Why Meditate on Scripture?


Luke 2:19; Dt 11:18; Ps 119:9-16; Mt 4:4

The dishes need to be done. The laundry is over flowing – or better yet – still folded on the chair from the last round. The floors haven’t seen the vacuum in weeks. The project at work is due tomorrow and it’s only half-way complete. whistle chirp whistle …The Twitter world beckons…

Our womanly worlds of home, or work, or school, or kids, or spouses, or some, or all of the above can seem overwhelming and loud at times. Where in this expansive never-ending to-do list of our minds are we to quiet down? When? What time? In the 25th hour of our day? In the midst of all of this, we say that we cannot meditate because we do not have time. Time is the enemy!!

There is a great book by Mother Angelica titled: “Private and Pithy Lessons from the Scriptures”. In it, she talks about mediation & walks readers through different biblical stories. When first reading this book, the introduction is a little off-putting. She starts off saying, “Don’t tell me you can’t meditate! You meditate ALL DAY LONG!” We, Sisters, we do meditate all day long. But what we are meditating?

When we feel underappreciated by our family, we think about it our entire commute, and make sure our peers and coworkers know of the lack of respect, love, or gratitude our family shows us. When our friends call, we tell them too – because everyone should know of this wretched ingratitude!! Oh, and speaking of friends, did you hear about So-and-so this afternoon?! It’s unbelievable what happened! The topic of So-and-so becomes the center of our family dinner’s conversation.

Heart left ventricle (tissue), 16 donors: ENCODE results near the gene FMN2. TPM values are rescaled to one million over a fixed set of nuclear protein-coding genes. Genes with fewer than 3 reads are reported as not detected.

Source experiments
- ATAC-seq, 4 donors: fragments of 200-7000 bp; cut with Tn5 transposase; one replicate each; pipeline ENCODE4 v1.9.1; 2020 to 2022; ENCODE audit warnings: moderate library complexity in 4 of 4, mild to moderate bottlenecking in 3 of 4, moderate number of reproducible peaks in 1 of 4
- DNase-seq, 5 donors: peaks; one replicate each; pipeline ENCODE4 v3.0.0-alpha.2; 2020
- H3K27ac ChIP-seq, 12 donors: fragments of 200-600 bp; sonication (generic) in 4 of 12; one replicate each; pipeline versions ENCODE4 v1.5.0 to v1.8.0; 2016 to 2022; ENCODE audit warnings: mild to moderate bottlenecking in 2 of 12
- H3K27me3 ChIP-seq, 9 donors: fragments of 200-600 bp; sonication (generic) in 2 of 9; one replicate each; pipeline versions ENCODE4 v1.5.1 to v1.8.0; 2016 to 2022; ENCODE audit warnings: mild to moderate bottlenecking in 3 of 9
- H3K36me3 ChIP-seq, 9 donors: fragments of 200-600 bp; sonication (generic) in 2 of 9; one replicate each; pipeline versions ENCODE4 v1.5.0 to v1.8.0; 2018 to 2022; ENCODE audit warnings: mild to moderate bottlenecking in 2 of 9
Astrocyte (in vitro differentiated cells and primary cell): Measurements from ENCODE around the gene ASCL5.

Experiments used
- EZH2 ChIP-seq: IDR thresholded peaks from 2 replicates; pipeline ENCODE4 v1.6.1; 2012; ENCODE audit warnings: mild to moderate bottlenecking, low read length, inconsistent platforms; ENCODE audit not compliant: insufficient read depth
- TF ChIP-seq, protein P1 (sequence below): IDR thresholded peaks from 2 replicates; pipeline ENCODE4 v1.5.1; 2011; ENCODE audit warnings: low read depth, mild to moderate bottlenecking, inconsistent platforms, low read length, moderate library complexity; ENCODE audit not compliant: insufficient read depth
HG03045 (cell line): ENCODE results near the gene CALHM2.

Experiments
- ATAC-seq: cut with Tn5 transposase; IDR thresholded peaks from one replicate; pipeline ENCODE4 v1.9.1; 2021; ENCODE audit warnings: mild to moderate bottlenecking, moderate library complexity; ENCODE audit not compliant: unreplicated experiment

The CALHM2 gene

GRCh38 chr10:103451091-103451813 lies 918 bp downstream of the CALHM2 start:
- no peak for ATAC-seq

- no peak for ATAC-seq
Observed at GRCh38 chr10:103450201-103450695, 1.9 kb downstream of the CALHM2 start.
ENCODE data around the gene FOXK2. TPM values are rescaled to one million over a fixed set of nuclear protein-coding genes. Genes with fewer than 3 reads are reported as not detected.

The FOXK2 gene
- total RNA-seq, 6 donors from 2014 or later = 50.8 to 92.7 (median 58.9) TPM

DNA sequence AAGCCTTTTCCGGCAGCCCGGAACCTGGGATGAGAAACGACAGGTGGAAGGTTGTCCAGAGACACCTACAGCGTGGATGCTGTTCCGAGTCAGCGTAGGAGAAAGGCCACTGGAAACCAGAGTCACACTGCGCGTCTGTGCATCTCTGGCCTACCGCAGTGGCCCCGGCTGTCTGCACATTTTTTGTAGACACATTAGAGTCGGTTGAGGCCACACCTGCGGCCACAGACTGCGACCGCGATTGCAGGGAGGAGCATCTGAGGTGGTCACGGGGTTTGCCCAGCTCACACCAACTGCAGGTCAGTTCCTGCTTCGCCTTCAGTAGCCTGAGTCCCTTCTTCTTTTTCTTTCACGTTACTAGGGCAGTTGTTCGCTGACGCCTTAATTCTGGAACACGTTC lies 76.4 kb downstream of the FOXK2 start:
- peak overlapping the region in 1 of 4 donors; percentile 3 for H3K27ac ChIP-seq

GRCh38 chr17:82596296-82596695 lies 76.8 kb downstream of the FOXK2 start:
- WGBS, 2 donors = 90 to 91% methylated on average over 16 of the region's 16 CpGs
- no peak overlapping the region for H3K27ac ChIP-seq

Sisters, how often are we meditating on things of the world?  How often are we allowing the excuse of time to hold us back from dwelling on the graces, blessings, healing, and love that come from reading Scripture?

“… and Mary reflected, and kept all these things in her heart.” (Luke 2:19) What a beautiful verse. Our Mother of grace and peace was not a reactionary woman. Many times we find her thoughtful before she takes an opinion, if she even expresses her opinion. This isn’t to say that we are to not share our opinions or feelings. But first she reflected. We too, should reflect. That is what meditation is.

Tomorrow starts the first of a four part series called Lectio Divina. We’ll be learning of the Catholic Church’s ancient form of mediation for scripture. So, just in case time wasn’t our excuse, but rather “I don’t even know how to meditate on the Bible” – we have you covered! Meet us here tomorrow.